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Warning Please note that hillwalking when there is snow lying requires an ice-axe, crampons and the knowledge, experience and skill to use them correctly. Summer routes may not be viable or appropriate in winter. See winter information on our skills and safety pages for more information.
2 posts • Page 1 of 1
Creag a'Mhaim & Druim Shionnach
by yokehead » Sat Feb 12, 2011 8:58 pm
Munros included on this walk: Creag a'Mhaim, Druim Shionnach
Date walked: 11/02/2011
Time taken: 6.5 hours
Distance: 12.1 km
Ascent: 859mRegister or Login free to be able to rate and comment on reports (as well as access 1:25000 mapping).
After our half day yesterday I'd thought that Mark would want a rest day, after all, it's 2 years since he'd been on the hill and much more than that since he'd done winter walking. Yesterday was an effort for him and a great achievement given indoor climbing has been his only recent training. But we'd looked at possible routes for today and he decided to go for it again, that's the lure of a great day out in the Scottish hills (and a new pair of Mantas)!
I planned another visit to the South Kintail ridge and a circuit route that wasn't too great a distance. The 2 Munros at the eastern end of the ridge looked to be just the job with a long gentle walk-in along the road over the pass to get the muscles warmed up, and maybe to use the stalkers path beyond the bealach to ease the way onto the ridge. The weather was also forecast to deteriorate in the afternoon so best not to be going too far today.
We parked at the Cluanie and set off at around 10. It was overcast (a huge change from yesterday) with a thin cold breeze as we set off along the road. Just over the bridge there was a sign announcing 'deer cull in progress' so we didn't expect to see any. But a little further on we looked to the right and, on the grassy plain between mountain and river there were about 20 in the distance. Hmm not too clever this lot. We carried on, ascending gradually, making way for an lorry that was going to the lodge and tempted to thumb a lift! We passed the stalkers path coming down from the right, marked by a small pile of stones - this was to be our descent route. We passed above the lodge and around a gate with another deer cull sign, on the skyline to our right there were quite a number of deer. Definitely stupid in direct line of sight from the lodge. As we rounded the bend to the right there were more deer on the road.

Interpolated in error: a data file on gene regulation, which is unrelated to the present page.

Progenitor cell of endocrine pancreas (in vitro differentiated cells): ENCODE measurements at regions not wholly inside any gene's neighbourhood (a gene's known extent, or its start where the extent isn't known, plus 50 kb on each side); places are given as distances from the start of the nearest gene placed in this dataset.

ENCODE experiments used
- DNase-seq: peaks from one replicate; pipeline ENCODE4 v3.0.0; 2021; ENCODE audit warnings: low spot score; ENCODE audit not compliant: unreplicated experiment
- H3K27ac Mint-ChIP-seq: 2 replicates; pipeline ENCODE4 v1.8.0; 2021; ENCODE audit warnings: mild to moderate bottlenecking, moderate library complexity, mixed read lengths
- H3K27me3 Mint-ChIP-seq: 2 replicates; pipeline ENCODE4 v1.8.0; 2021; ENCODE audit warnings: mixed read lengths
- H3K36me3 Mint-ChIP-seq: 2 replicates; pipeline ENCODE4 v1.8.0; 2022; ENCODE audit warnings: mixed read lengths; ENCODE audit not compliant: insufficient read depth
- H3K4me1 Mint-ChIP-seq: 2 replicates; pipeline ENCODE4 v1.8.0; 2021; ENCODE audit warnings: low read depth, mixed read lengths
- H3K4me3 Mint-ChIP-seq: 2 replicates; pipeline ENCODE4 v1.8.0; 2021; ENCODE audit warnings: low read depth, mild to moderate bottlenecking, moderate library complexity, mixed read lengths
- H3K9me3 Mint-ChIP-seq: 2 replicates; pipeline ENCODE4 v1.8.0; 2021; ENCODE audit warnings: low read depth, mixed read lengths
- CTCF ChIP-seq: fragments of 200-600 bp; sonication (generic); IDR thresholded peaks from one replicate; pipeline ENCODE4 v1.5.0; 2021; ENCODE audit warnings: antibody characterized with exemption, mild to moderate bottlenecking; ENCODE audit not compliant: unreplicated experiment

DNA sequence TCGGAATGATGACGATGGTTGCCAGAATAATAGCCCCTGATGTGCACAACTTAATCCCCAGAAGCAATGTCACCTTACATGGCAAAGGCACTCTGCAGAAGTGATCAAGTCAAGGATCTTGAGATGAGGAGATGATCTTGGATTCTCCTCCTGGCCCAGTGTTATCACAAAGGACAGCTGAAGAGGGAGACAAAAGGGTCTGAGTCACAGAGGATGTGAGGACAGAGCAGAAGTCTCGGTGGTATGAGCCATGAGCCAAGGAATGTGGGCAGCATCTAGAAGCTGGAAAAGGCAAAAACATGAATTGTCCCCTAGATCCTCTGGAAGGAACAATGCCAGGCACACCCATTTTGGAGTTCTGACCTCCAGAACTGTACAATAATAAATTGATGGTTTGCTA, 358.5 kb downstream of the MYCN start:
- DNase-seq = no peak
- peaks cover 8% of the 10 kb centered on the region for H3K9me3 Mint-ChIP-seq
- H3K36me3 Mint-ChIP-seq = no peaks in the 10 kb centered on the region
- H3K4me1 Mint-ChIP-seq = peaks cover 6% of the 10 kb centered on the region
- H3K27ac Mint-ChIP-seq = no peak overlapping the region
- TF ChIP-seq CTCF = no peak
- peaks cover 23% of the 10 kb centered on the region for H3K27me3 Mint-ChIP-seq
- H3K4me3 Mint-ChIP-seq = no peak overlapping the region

So with the cull taking place from the lodge (we heard shooting later) I suppose it would have been possible to sit in a comfortable chair by an open window (dressed in tweeds), mug of tea/dram to hand, rifle on a stand ready to shoot the deer that were nicely showing themselves on the skyline. No effort required.
As usual, as height was gained the views improved as we continued at a gentle pace. We reached a bridge where the road turned left and decided to take the route straight up from here instead of the longer walk to the stalkers's path that was still about 2km further on. There is a stile over the deer fence that lures you into the wilds and a boggy path of sorts. This soon disappeared under the sugary snow and it became tough walking in the snow pockets and heather, a bit of a slog began. Should we have continued to the stalkers's path? Further up there's a way across the fence again although this consists of just a few wobbly lengths of wood nailed onto the fence post, it won't last long. Some walker will pull on it to climb up and end on their arse in the mud. The path was soon lost so we just ploughed on through the wilderness.
The view down Glen Shiel was grand, but stark, and bit by bit we saw that the sky was darkening.
At last we'd gained some decent height and were starting to get out of the heather region, ahead we could see the start of rocky terrain that looked more inspiring. We continued across a flat area to the start of another slope, covered with some proper-looking snow at last. It was fairly firm and perfect for climbing - staying with the boots and poles, crampons not needed yet.
At the top of this section the ground was level and boulder covered. We stopped to take in the scene again, the mountains sharply etched against the grey sky. I could see my whole route to Ciste Dubh, done earlier in the week.
We could also see the ridge we'd need to take to get to the summit of Craig a Mhaim. From this distance it looked simple, getting closer we realised we'd underestimated the scale. It was bigger than we'd thought and there was a steep section to get onto it, and steep again at the top. We got the crampons on and ice axe out and chose a snowy line up through the rocks. There was an opportunity for some front-pointing practice.